Health optimization needs a set of backbone companies like e-commerce needed Shopify.

Give customers ways to re-engage outside of memberships/subscriptions

One of the more surprising outcomes at Labs is that our members spent ~40% of their LTV outside of their memberships. Customers would cancel their memberships, but they would continue to use labs ad hoc for interventions not specifically on their plans. Most companies in the space are looking for committed memberships to interact with their customers. An issue with memberships and subscriptions is that they are, by nature, on/off. Providing customers who see memberships as onerous other options to interact with a health optimization ecosystem can engage customers with only one foot in the water.

Drive normalization and fast feedback loops in wellness

Feedback loops and cycle time are key in any endeavor to get a sense of momentum, and it’s not different in this industry. It takes time to create health outcomes, but it can be shorter than we think. Driving fast feedback loops around changes and outcomes can make customers feel more momentum in their engagement and retain them longer.

Leverage exceptional marketing

Health optimization has lacked a company with exceptional marketing. The space has made inroads via persistent and hard work by folks like Dave Asprey and Peter Attia, but great branding and strong marketing are still lacking. I’m sad to say we never got to this high bar at labs. Better marketing will create better health outcomes by driving more household penetration for pro-active health.

Opportunities in the space going forward

Given all this, what are the opportunities in the ecosystem now?

Build a best-in-breed piece of the ecosystem

Don’t try and be the swiss army knife of health optimization. There are many areas to address in the space. However, addressing them all rather than focusing means egregious capital investments and likely not doing a great job of any piece of the ecosystem.

A great example is Levels Health. Levels is a pre-seed funded company that recently launched an early beta program. They use Freestyle Libre CGMs to pull your glucose in real time and help you optimize your eating and other habits for more stable glucose levels. Another example is Zero an app that helps track fasting and drive weight loss.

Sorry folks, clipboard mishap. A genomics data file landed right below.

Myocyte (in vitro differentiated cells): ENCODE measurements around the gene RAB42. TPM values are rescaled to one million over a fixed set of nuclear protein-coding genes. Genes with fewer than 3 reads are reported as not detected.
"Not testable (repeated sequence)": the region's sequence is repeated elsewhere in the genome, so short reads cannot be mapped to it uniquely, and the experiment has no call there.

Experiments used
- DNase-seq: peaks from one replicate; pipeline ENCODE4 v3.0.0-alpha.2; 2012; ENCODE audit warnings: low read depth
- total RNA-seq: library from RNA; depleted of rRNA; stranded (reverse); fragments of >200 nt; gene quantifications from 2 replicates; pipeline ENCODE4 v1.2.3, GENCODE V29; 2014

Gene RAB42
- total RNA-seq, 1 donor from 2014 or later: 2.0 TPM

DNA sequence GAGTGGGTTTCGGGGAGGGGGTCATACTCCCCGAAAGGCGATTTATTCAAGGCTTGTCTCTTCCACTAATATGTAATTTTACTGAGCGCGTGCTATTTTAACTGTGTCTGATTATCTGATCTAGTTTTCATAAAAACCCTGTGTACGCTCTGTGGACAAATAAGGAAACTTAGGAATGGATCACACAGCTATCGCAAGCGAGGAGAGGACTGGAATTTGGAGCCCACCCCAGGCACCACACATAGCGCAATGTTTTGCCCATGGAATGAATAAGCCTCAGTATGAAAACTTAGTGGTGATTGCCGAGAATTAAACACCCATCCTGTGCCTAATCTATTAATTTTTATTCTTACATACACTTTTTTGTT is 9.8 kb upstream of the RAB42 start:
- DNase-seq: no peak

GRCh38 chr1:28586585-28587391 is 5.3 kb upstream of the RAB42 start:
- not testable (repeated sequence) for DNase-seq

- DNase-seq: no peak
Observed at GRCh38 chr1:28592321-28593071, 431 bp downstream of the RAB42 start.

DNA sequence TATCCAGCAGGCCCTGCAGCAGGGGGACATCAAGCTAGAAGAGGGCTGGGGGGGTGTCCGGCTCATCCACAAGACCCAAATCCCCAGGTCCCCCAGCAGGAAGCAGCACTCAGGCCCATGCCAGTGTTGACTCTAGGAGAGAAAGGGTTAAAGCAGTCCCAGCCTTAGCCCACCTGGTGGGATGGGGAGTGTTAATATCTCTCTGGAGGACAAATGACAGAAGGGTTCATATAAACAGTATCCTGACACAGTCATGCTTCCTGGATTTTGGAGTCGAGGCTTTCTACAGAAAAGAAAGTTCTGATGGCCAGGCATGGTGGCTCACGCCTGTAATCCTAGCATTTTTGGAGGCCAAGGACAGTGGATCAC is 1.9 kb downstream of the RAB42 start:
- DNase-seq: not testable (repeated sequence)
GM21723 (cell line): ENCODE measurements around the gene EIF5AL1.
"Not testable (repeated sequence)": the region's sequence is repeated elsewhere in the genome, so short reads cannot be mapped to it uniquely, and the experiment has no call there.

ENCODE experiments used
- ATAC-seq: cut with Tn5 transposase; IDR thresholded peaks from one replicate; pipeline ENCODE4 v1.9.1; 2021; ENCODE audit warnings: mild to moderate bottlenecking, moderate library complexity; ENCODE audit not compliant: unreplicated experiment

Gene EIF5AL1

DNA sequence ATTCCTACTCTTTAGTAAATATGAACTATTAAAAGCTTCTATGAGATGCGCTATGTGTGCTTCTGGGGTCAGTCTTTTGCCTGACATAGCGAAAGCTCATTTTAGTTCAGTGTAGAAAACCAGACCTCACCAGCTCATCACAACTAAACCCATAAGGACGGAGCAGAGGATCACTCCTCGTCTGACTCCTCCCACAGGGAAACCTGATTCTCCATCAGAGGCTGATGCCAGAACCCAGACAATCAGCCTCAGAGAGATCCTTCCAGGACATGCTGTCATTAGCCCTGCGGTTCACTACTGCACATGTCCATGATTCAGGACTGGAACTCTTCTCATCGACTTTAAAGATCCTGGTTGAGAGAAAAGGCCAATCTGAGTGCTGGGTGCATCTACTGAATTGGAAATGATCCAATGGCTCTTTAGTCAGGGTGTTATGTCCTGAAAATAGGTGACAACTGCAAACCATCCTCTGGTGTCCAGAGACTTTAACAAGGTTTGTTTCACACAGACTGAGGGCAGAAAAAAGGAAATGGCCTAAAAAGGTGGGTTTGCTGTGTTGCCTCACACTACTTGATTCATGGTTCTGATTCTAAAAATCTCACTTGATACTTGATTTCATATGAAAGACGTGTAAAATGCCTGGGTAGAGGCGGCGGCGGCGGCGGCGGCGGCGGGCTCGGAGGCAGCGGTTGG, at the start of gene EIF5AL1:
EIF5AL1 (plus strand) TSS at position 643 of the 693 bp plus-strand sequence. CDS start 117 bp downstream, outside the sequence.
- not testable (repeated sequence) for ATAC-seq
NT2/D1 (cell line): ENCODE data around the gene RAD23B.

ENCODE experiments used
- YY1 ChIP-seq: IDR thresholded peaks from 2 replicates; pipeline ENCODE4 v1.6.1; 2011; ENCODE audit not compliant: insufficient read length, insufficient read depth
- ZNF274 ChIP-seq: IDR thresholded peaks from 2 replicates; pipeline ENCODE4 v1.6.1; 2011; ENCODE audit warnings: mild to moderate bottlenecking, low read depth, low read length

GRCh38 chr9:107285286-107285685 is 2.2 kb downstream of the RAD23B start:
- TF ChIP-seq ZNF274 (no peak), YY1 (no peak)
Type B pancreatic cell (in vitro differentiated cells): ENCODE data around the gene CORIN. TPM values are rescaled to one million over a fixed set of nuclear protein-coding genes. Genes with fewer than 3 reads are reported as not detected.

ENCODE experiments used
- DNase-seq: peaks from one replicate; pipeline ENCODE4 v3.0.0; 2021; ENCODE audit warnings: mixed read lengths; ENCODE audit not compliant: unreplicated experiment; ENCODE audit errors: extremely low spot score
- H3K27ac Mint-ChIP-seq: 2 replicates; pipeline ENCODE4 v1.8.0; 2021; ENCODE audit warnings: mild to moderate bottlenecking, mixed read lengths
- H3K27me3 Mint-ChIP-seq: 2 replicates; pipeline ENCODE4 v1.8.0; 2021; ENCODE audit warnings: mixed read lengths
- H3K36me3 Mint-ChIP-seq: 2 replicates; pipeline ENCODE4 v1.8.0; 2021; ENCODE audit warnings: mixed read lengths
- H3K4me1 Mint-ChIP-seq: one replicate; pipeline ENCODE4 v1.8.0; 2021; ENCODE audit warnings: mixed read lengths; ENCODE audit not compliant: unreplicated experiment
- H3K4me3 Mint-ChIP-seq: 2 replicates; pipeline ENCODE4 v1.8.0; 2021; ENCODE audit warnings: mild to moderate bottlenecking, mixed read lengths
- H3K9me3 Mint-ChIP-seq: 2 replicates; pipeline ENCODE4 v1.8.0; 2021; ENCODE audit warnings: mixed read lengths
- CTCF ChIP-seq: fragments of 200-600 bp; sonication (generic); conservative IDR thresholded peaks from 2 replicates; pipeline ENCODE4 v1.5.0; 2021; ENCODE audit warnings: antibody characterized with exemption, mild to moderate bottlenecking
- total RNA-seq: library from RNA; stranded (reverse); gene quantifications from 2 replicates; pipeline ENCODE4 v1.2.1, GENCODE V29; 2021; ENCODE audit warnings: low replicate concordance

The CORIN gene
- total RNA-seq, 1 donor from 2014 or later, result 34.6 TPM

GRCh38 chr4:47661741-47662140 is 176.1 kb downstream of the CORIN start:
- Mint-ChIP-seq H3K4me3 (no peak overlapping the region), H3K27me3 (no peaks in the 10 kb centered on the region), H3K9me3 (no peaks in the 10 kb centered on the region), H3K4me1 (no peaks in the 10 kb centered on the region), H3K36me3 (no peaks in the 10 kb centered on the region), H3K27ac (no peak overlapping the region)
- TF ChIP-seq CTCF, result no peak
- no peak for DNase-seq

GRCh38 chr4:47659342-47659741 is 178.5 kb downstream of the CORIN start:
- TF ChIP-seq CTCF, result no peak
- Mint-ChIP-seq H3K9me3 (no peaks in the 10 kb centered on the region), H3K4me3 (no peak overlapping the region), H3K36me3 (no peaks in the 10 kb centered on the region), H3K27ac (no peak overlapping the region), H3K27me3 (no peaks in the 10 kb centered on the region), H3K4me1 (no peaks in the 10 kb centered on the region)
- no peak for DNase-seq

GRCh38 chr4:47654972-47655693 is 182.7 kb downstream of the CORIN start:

Build an operating system for retail-based facilities

In the last two years we’ve seen an explosion in retail health optimization facilities. When I started at Labs we were one of the only options in Los Angeles. Now it feels like there is a project on every corner. There is going to be a slowdown in Covid. Long term as old retailers don’t survive this lockdown there should be cheap retail space available. The trend will continue with people more conscious than ever of their health. These facilities will encounter the same problems labs discovered. Building an operating system to power these facilities will empower the next generation of health optimization facilities to build more engaging experiences, drive better outcomes, and do it at a more attainable price.

Peter Attia In Your Pocket

Peter Attia is a podcaster and clinician who acts as a concierge health optimization doctor. He doesn’t behave as your PDP, instead helping you select and monitor a set of lifestyle interventions you might use to optimize your health and reach health-related goals.

An example he gave on his PodCast is a customer who came to him looking to lose weight. The customer successfully lost weight using a ketogenic diet, but his cholesterol went crazy. It was irresponsible to continue the client on the diet given the cholesterol implications so Peter suggested a series of changes that involved swapping saturated fats for lots of olive oil. Following the change the client’s cholesterol returned to normal.

The above interaction shows the value of having a knowledgeable guide on your health optimization journey. Without Peter, the client would have delivered a superficial win in his weight loss, but an underlying problem in more atherogenic outcomes caused by a worse lipid profile. This interaction did not need an in-person visit between the client and Peter Attia. It could have been managed entirely asynchronously through an app.

The unit economics of the business would depend on most interactions being technology-driven and not human-driven. “Replace intelligent employee interactions with software” Taking a high cost of labor business and putting it on the internet doesn’t fix the economics. It does add millions in marketing and software engineering costs. The key would be to drive decision-making about customer plans algorithmically. 90% of customers should fall into standard buckets, and the extra 10% should be interacting with specialists you don’t have on staff anyway. Over time integrating advanced AI will continue to drive better plans and cheaper interactions.

An app like this could win by integrating all the best-in-breed pieces of the ecosystem like Levels, ChiliPad, Oura and WalkInLab to collect data and make smart plans. Being the connective tissue that ties together the whole ecosystem could make it a lifelong companion in driving health-related decisions.

Published 19 May 2020

On building software, living a healthy life and the world around us.